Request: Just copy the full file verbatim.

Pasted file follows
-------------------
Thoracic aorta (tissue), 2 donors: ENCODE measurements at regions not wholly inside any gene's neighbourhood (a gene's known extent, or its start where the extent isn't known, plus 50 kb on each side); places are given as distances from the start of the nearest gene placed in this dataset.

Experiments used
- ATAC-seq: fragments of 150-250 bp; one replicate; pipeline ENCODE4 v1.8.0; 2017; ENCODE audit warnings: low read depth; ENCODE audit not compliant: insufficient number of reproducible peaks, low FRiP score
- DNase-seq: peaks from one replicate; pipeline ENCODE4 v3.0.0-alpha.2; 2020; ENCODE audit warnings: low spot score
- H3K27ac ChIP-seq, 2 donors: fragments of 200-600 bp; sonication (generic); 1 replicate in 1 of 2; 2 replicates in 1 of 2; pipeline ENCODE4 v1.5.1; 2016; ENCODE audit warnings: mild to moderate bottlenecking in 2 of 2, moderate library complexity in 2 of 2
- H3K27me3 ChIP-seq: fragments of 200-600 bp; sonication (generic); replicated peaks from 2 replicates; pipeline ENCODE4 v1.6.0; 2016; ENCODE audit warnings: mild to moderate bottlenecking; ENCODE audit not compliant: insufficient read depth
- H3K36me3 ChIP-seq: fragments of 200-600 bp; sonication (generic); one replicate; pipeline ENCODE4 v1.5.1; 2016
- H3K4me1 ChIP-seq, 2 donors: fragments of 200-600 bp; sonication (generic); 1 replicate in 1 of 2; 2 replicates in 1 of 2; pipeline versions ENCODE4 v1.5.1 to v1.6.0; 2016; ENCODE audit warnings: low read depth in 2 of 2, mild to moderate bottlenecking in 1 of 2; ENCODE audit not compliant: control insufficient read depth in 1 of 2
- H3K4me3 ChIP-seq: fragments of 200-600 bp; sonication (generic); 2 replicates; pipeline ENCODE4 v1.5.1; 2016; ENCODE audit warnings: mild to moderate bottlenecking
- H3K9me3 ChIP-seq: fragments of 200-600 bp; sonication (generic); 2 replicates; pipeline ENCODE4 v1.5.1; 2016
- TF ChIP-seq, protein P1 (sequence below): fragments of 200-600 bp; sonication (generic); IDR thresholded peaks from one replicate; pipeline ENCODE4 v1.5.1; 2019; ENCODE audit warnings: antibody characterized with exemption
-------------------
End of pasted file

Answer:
Thoracic aorta (tissue), 2 donors: ENCODE measurements at regions not wholly inside any gene's neighbourhood (a gene's known extent, or its start where the extent isn't known, plus 50 kb on each side); places are given as distances from the start of the nearest gene placed in this dataset.

Experiments used
- ATAC-seq: fragments of 150-250 bp; one replicate; pipeline ENCODE4 v1.8.0; 2017; ENCODE audit warnings: low read depth; ENCODE audit not compliant: insufficient number of reproducible peaks, low FRiP score
- DNase-seq: peaks from one replicate; pipeline ENCODE4 v3.0.0-alpha.2; 2020; ENCODE audit warnings: low spot score
- H3K27ac ChIP-seq, 2 donors: fragments of 200-600 bp; sonication (generic); 1 replicate in 1 of 2; 2 replicates in 1 of 2; pipeline ENCODE4 v1.5.1; 2016; ENCODE audit warnings: mild to moderate bottlenecking in 2 of 2, moderate library complexity in 2 of 2
- H3K27me3 ChIP-seq: fragments of 200-600 bp; sonication (generic); replicated peaks from 2 replicates; pipeline ENCODE4 v1.6.0; 2016; ENCODE audit warnings: mild to moderate bottlenecking; ENCODE audit not compliant: insufficient read depth
- H3K36me3 ChIP-seq: fragments of 200-600 bp; sonication (generic); one replicate; pipeline ENCODE4 v1.5.1; 2016
- H3K4me1 ChIP-seq, 2 donors: fragments of 200-600 bp; sonication (generic); 1 replicate in 1 of 2; 2 replicates in 1 of 2; pipeline versions ENCODE4 v1.5.1 to v1.6.0; 2016; ENCODE audit warnings: low read depth in 2 of 2, mild to moderate bottlenecking in 1 of 2; ENCODE audit not compliant: control insufficient read depth in 1 of 2
- H3K4me3 ChIP-seq: fragments of 200-600 bp; sonication (generic); 2 replicates; pipeline ENCODE4 v1.5.1; 2016; ENCODE audit warnings: mild to moderate bottlenecking
- H3K9me3 ChIP-seq: fragments of 200-600 bp; sonication (generic); 2 replicates; pipeline ENCODE4 v1.5.1; 2016
- TF ChIP-seq, protein P1 (sequence below): fragments of 200-600 bp; sonication (generic); IDR thresholded peaks from one replicate; pipeline ENCODE4 v1.5.1; 2019; ENCODE audit warnings: antibody characterized with exemption